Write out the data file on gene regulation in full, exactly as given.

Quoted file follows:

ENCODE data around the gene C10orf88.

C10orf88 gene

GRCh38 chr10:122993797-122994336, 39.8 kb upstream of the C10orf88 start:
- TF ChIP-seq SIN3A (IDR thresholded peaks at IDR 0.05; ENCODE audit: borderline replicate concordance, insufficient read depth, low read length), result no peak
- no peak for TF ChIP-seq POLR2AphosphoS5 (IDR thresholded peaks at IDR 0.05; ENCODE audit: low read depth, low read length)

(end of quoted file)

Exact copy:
ENCODE data around the gene C10orf88.

C10orf88 gene

GRCh38 chr10:122993797-122994336, 39.8 kb upstream of the C10orf88 start:
- TF ChIP-seq SIN3A (IDR thresholded peaks at IDR 0.05; ENCODE audit: borderline replicate concordance, insufficient read depth, low read length), result no peak
- no peak for TF ChIP-seq POLR2AphosphoS5 (IDR thresholded peaks at IDR 0.05; ENCODE audit: low read depth, low read length)